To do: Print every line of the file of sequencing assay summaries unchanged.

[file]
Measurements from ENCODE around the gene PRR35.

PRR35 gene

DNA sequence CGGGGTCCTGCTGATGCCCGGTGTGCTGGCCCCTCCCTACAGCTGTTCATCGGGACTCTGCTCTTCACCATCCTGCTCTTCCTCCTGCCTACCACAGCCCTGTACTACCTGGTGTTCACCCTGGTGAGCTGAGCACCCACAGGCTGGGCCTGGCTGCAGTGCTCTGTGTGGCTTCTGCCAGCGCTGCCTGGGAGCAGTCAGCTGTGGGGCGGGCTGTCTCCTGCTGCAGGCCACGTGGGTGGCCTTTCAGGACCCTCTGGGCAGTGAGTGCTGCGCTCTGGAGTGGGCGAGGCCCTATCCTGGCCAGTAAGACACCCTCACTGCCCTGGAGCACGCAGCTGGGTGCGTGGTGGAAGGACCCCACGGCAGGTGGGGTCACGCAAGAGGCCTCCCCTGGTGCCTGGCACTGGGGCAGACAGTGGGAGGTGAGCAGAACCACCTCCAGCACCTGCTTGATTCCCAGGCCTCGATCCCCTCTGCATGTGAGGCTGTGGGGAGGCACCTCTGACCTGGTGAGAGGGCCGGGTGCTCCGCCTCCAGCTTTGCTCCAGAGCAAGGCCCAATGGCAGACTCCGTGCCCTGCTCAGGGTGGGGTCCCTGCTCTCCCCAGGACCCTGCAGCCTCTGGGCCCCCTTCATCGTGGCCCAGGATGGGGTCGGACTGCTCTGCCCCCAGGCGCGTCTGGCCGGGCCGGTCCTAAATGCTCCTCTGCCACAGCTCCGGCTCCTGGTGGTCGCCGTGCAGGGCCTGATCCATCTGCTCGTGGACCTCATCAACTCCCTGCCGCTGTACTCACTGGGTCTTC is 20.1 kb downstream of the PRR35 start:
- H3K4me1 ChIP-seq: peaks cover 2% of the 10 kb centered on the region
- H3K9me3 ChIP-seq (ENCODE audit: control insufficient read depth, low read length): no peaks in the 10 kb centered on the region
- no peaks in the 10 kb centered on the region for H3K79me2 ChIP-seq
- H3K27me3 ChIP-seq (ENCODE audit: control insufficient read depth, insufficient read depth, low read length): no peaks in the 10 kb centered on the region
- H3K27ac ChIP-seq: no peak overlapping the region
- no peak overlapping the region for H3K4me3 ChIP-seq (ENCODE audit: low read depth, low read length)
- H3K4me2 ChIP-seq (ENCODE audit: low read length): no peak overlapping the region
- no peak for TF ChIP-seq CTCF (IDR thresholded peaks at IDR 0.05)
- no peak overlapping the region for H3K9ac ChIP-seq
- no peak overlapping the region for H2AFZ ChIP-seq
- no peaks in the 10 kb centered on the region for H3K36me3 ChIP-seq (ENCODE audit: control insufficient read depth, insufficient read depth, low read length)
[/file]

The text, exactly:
Measurements from ENCODE around the gene PRR35.

PRR35 gene

DNA sequence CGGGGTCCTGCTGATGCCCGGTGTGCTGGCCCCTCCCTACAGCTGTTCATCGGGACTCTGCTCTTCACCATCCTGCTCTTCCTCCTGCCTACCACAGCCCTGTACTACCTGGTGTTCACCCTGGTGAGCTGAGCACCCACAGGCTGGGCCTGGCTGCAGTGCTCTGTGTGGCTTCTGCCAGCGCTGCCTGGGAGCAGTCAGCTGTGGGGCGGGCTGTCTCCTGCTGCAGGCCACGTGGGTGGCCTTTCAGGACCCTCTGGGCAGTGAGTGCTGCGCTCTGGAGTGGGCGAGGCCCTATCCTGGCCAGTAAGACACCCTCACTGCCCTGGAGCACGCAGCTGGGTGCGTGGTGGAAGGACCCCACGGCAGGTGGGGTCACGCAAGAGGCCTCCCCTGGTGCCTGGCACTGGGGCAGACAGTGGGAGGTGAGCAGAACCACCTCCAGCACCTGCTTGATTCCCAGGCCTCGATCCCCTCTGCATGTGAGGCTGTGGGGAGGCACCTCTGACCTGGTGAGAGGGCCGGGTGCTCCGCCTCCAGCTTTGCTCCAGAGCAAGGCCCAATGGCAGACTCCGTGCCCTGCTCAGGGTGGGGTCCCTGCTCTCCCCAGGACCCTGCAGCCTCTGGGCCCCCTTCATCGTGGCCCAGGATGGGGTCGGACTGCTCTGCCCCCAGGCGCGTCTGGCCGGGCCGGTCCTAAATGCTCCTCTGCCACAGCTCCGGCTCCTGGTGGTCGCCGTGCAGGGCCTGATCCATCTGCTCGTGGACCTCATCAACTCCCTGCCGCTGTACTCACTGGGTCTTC is 20.1 kb downstream of the PRR35 start:
- H3K4me1 ChIP-seq: peaks cover 2% of the 10 kb centered on the region
- H3K9me3 ChIP-seq (ENCODE audit: control insufficient read depth, low read length): no peaks in the 10 kb centered on the region
- no peaks in the 10 kb centered on the region for H3K79me2 ChIP-seq
- H3K27me3 ChIP-seq (ENCODE audit: control insufficient read depth, insufficient read depth, low read length): no peaks in the 10 kb centered on the region
- H3K27ac ChIP-seq: no peak overlapping the region
- no peak overlapping the region for H3K4me3 ChIP-seq (ENCODE audit: low read depth, low read length)
- H3K4me2 ChIP-seq (ENCODE audit: low read length): no peak overlapping the region
- no peak for TF ChIP-seq CTCF (IDR thresholded peaks at IDR 0.05)
- no peak overlapping the region for H3K9ac ChIP-seq
- no peak overlapping the region for H2AFZ ChIP-seq
- no peaks in the 10 kb centered on the region for H3K36me3 ChIP-seq (ENCODE audit: control insufficient read depth, insufficient read depth, low read length)